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Chicago flooding creates headaches

Keywords: Tags  Chicago, flooding, ferrous scrap, stainless scrap, TMK-Ipsco, ArcelorMittal USA, Reliance Steel & Aluminum, Thorsten Schier


NEW YORK — Torrential rains in and around Chicago caused highway closures and headaches for some area metals companies toward the end of this week, although most reported minimal lasting impact.

Multiple roads were shut down in suburbs of Chicago, including Downers Grove, Ill., home of TMK-Ipsco, a subsidiary of Moscow-based OAO TMK. The company had closed its facilities in the area for the day, a spokesman said April 18, noting that the closures were "administrative only" and not expected to affect operations.

Meanwhile, a Chicago-area steel producer has asked some suppliers to temporarily hold truck shipments of scrap into one of its mills due to flooding, according to one area scrap broker. Shipping to the mill is expected to resume April 24, the broker said.

Some scrap sources in the area reported slight disruptions to their operations, but no yards were reported closed and the majority of players surveyed reported no impact.

"(It is) extremely intense and (there are) problems all around, but (we are) operating as ‘normally’ as one can during a flood," one stainless scrap processor said. "Loads are coming and going. Drivers are soaked."

"Streets and underpasses (are) flooded, reducing inbound flow truck traffic (in the) short term," a source at a large ferrous scrap company added. However, the company "(doesn’t) expect to be hindered more than 48 hours," the source said.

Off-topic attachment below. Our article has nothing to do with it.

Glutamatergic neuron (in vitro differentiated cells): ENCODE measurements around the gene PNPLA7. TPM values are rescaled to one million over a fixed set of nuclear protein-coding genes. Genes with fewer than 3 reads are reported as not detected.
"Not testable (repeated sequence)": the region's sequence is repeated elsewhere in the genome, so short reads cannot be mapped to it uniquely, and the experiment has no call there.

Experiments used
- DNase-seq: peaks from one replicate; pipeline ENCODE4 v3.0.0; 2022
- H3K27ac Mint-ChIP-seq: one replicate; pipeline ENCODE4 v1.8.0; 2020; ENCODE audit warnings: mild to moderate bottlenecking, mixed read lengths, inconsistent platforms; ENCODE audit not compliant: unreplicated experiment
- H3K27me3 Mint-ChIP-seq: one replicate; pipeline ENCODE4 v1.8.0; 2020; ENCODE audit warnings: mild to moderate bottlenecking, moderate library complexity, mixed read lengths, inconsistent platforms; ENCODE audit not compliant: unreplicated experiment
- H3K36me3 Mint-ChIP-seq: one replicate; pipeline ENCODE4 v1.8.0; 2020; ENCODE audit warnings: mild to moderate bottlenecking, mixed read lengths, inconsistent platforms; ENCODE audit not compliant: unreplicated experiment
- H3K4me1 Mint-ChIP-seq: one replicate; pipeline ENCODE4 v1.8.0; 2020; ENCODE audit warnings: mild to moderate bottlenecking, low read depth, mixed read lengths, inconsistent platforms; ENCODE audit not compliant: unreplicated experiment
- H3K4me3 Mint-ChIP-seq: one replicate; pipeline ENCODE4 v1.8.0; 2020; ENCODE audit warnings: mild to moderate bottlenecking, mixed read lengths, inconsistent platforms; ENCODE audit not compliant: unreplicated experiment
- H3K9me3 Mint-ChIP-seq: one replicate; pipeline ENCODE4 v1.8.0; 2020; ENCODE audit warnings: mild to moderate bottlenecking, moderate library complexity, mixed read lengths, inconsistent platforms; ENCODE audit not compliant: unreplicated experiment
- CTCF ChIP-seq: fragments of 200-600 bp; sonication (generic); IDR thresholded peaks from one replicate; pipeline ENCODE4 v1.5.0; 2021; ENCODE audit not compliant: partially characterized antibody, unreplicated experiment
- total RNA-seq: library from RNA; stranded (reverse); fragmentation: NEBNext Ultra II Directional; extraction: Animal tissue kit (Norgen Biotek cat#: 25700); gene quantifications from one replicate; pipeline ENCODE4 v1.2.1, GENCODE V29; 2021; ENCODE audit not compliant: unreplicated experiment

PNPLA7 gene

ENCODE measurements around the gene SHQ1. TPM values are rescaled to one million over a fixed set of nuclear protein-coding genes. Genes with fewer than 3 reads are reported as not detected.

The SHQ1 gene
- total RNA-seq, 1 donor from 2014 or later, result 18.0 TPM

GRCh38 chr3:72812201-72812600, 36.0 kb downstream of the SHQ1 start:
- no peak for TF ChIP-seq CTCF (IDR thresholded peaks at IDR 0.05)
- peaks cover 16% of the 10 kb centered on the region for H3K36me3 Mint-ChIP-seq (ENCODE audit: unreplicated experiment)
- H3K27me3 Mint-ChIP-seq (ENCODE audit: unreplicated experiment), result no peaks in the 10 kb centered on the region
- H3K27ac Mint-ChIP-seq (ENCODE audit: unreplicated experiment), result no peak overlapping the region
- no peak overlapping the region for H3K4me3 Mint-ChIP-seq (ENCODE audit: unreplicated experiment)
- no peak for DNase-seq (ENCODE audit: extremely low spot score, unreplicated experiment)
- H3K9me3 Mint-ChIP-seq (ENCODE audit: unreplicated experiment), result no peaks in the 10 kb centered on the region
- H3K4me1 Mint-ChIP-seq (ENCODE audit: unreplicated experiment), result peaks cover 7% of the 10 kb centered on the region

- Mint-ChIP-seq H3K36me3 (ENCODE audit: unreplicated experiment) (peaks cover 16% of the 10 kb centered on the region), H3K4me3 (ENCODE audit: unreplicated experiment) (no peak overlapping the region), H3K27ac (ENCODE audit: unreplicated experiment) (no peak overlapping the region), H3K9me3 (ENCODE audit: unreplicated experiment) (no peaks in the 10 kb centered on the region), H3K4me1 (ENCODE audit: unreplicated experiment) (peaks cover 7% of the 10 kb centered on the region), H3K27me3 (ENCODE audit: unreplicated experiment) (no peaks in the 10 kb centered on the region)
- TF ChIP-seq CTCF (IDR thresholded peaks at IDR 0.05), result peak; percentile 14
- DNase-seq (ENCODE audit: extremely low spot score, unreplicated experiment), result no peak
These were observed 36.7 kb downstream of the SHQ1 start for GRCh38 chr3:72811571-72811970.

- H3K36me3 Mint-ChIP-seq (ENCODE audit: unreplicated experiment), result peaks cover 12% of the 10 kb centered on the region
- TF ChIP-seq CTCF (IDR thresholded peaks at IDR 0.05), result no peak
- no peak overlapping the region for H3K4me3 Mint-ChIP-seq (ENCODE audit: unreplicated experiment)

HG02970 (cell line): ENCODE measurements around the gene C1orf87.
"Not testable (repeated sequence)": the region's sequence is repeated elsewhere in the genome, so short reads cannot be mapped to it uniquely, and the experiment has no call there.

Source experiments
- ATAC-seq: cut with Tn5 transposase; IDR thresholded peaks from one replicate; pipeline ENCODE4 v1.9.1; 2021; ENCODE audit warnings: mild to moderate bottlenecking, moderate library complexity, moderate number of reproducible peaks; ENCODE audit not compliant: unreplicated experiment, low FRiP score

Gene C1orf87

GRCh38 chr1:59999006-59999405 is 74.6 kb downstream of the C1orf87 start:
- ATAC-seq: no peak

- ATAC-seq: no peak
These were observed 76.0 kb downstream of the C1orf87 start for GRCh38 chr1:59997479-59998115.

Some market players said they expect flooding to cause a short-term slowdown in scrap flows, though any longer-term impact is still unclear. "(It) all depends on the duration," a Chicago-based ferrous scrap supplier said. "If the rain stops today, there probably will be little to no effect."

Los Angeles-based Reliance Steel & Aluminum Co. was "not seeing any issues" at its Chicago-area operations, according to chairman and chief executive officer David Hannah. "Apparently, everything is up and running," he told AMM. However, he noted that some employees were unable to get to work due to washed-out roads, while the home basements of others had been flooded and needed to be pumped out.

"The inclement weather in Northwest Indiana has had no significant impact on our operations or our ability to serve our customers," a spokeswoman for Chicago-based ArcelorMittal USA LLC told AMM in an e-mail.

Sean Davidson and Catherine Ngai, New York, and Frank Haflich, Los Angeles, contributed to this story.


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